Reviewed by Jeffrey B. Remz
n some ways, the pairing of headliner Colter Wall and opener Jade Bird was a tale of opposites, but in ultimately, the most important way, it was not.
Musically, except for an encore song of Johnny Cash's "I've Been Everywhere," it would be hard to call Bird part of the country scene. Singer/songwriter perhaps or British folk.
In the case of Wall, there was no doubt he was a country singer with a chunk of old school-styled songs plus dipping into the canon of the likes of Townes Van Zandt.
Wall was not the paradigm of charisma. He talked with the crowd a number of times, but seemed to have a serious bent about him.
As for Bird, making her Boston-area debut, there was no holding back this tour de force. She was engaging, laughed easily and clearly fed off the excited crowd.
Exactly how were the scruffy looking Wall and the well-groomed Bird similar?
Simple. Both put on excellent shows.
Bird came out solo acoustic. There was no one else to help out either musically or vocally as she was flying without a net. That didn't seem to matter at all.
Bird had a vocal intensity that resulted in her all of a sudden singing with a vengeance. She went to the well a few time with her urgent vocals, but she also showed that was equally comfortable with quieter material
With lots of downer relationship songs, Bird made sure to alter the pace just enough to ensure that the crowd didn't wander.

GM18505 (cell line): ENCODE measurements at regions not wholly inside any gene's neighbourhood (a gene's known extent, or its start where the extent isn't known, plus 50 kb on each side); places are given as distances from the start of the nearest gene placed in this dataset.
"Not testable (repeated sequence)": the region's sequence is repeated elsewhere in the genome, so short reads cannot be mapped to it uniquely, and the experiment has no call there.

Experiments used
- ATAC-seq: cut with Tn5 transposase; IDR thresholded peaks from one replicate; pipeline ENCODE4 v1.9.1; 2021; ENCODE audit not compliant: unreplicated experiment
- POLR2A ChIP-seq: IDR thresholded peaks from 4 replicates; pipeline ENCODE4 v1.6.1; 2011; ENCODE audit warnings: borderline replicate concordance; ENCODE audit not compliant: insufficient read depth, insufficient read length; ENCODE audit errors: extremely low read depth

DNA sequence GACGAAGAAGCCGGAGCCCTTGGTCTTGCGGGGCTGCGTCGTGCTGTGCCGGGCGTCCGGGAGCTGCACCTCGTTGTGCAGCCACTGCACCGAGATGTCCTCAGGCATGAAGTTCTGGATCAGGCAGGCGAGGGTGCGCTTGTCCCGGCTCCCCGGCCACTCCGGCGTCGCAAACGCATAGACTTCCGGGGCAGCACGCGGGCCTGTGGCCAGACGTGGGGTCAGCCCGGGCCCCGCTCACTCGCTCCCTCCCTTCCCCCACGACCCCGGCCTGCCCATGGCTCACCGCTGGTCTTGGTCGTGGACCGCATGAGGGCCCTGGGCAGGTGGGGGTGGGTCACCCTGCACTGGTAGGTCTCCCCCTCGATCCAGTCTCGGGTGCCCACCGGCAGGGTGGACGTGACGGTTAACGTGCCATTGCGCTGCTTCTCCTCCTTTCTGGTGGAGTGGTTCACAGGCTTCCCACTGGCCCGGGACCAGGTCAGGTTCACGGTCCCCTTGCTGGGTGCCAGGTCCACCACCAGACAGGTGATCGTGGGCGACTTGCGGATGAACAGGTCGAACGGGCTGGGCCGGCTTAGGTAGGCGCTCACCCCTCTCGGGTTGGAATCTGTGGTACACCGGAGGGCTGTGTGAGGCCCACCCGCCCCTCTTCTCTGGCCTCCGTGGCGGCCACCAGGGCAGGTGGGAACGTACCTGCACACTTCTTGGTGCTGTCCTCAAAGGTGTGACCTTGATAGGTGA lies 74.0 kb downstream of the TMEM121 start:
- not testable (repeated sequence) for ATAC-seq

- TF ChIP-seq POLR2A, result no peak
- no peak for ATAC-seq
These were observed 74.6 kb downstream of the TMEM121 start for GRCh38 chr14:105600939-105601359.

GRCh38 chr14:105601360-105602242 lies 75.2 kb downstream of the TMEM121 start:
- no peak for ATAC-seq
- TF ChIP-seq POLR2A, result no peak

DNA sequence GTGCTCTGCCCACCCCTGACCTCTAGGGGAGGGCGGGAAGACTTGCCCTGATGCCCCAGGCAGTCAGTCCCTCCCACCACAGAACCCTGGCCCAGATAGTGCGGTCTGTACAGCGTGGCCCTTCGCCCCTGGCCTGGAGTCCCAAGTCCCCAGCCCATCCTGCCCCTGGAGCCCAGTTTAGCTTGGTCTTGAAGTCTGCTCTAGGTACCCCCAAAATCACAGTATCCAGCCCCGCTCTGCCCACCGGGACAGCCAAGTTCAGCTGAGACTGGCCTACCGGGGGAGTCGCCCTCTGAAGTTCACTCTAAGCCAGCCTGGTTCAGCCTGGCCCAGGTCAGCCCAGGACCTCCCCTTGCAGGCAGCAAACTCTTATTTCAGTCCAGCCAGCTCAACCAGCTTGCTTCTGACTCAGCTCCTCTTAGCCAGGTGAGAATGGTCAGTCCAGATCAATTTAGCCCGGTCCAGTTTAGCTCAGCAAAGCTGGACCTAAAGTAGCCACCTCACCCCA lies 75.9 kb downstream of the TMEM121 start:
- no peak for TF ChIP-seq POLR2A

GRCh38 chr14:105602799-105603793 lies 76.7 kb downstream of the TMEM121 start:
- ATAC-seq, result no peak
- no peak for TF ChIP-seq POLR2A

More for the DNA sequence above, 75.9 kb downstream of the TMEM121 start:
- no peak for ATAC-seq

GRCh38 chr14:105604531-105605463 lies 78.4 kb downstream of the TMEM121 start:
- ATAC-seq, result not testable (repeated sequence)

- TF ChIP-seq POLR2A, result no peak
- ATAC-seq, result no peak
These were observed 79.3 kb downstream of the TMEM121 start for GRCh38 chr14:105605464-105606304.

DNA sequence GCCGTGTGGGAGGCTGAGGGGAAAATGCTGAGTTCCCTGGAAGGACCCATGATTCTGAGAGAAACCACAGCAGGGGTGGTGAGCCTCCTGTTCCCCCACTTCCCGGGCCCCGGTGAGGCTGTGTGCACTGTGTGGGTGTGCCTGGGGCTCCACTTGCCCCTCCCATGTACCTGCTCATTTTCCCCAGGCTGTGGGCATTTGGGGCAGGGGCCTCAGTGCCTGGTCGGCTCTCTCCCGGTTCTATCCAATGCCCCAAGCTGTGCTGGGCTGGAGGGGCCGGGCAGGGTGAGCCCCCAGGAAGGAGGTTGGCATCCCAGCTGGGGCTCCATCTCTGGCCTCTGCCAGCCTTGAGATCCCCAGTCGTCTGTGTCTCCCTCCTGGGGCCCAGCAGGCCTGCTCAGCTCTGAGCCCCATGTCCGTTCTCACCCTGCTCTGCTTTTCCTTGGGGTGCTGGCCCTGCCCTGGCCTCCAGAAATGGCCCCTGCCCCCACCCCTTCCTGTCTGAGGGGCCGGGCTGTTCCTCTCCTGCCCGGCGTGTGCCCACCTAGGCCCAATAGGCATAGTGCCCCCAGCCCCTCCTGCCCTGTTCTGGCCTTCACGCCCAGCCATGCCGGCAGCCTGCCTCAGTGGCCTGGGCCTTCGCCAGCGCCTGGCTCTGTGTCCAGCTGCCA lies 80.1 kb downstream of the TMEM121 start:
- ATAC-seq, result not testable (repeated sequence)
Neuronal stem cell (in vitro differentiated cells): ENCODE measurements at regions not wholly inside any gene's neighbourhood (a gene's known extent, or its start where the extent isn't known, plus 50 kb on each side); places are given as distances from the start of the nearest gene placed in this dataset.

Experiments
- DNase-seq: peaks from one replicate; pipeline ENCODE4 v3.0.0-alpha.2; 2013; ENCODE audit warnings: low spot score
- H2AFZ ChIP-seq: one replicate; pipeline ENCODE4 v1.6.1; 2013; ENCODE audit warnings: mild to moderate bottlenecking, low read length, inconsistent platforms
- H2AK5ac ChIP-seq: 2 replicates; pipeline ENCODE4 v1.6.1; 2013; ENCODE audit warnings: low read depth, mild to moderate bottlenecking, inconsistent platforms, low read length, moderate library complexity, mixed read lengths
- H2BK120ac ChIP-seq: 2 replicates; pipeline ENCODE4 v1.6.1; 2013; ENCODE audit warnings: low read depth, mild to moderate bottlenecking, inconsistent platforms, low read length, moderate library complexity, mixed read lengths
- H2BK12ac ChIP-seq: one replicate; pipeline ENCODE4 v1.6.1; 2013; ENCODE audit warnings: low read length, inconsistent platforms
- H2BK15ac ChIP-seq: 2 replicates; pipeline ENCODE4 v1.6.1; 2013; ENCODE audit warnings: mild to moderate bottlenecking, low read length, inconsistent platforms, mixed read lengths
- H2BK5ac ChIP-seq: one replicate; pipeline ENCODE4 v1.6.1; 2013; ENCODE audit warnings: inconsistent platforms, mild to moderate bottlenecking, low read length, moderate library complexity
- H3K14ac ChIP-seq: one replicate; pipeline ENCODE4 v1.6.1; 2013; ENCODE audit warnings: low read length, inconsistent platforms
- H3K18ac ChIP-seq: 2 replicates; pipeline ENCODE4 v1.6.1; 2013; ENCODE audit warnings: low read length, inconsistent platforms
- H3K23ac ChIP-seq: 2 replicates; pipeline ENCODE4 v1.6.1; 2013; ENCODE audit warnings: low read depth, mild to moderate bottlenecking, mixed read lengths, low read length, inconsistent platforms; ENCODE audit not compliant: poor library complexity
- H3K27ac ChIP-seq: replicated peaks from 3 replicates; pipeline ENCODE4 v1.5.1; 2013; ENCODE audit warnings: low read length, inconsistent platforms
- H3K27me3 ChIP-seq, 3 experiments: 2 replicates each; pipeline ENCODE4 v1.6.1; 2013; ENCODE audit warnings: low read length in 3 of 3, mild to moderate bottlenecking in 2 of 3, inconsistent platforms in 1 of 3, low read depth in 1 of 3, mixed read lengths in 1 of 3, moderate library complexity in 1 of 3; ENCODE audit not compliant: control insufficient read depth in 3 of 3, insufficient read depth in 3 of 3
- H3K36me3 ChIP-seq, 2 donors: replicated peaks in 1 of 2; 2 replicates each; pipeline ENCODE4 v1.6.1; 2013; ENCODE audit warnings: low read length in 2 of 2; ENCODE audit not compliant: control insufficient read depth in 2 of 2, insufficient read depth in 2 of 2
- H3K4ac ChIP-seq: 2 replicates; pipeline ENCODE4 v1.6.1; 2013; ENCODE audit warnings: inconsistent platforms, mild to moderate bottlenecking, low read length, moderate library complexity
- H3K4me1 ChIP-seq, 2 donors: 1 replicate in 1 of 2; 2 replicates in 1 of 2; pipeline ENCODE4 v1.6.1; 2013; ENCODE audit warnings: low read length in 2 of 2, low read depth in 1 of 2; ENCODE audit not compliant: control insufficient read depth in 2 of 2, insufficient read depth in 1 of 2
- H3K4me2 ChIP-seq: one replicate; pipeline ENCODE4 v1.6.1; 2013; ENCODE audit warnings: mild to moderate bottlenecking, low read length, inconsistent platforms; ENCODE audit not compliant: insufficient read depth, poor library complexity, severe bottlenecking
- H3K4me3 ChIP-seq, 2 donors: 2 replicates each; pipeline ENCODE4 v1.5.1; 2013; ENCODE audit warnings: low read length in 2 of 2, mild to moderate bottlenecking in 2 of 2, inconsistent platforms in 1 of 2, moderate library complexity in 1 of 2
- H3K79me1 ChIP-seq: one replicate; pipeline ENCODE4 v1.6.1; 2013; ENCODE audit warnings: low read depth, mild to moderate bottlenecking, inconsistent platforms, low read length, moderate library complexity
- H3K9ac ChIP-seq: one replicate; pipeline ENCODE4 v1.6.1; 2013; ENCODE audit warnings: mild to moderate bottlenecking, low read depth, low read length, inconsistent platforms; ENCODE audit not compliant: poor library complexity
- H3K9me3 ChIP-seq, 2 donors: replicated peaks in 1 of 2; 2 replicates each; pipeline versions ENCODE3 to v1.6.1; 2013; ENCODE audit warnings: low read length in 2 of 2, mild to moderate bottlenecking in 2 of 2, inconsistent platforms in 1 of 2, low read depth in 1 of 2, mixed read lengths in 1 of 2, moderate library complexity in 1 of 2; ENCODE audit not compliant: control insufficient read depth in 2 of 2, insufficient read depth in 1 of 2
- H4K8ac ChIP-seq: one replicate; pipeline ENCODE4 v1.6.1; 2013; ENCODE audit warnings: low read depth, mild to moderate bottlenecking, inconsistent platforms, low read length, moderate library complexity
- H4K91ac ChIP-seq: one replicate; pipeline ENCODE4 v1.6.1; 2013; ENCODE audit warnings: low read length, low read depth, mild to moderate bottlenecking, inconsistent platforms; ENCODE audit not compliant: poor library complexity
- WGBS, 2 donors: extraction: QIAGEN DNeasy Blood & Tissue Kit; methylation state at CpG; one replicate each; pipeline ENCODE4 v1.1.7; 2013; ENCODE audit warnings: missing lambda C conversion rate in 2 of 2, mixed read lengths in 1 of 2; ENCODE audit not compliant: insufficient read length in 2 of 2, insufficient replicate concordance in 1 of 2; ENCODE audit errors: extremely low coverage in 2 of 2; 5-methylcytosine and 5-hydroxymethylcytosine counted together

With an easy laugh and joking with the crowd, Bird was a singer who was made for the stage, but that in an of itself didn't make for a successful night on stage. With her single "Lottery" and a bunch of other songs of quality, at the very tender age of 20, she showed that she won't be opening shows like this much longer.
Wall isn't all that much older - he's 22 - but he sure seemed like an old musical soul.
His yardsticks musically are folks like Woody Guthrie and Van Zandt, but he also knew his way around traditional country songs from honky tonk to cowboy.
Times have changed for Wall in a short amount of time. Playing the singer/songwriter role, Wall came out solo acoustic for five songs, something he did less than six months ago when he played before maybe 40 people at an area club. This show before about 525 people was sold out weeks in advance.
He started with the traditional "Old Paint (Ride Around Little Dogies)," a good opener. He mixed up the rest of his 75-minute set between familiar and several new songs.
It's easy to see why Wall has so much respect for the songwriters of the world. He likes stories, something in short supply in country these days.
Whether his own or covers (he also tackled Ramblin' Jack Elliott's "Railroad Bill (Ride, Ride)" and Guthrie's "Do Re Mi," Wall paints pictures "(Thirteen Silver Dollars" and the murder ballad "Kate McCannon").
The new song "John Byers," was humorously introduced as a song about two rabble rousers in his hometown of Swift Current, Saskatchewan, Canada, who settled their dispute by shooting each other's Camaros.
Wall has a gruff, whiskey-soaked voice, but it was authentic. He eventually sought out his band about a third of the way into the show and there was a lot of harp and pedal steel, underscoring the country element in spades. Wall certainly must have enjoyed a lot of confidence in his band to afford them the musical space they deserved.
Given that he was not the force of nature that Bird was, it mattered all the more that Wall's material be of quality. No problem there.
Wall offered no encore. He didn't last time around either. It obviously wasn't a case that he wasn't deserving. Maybe that was about the only thing that disappointed the crowd on this night when both opener and headliner were the perfect match when it came to the final outcome.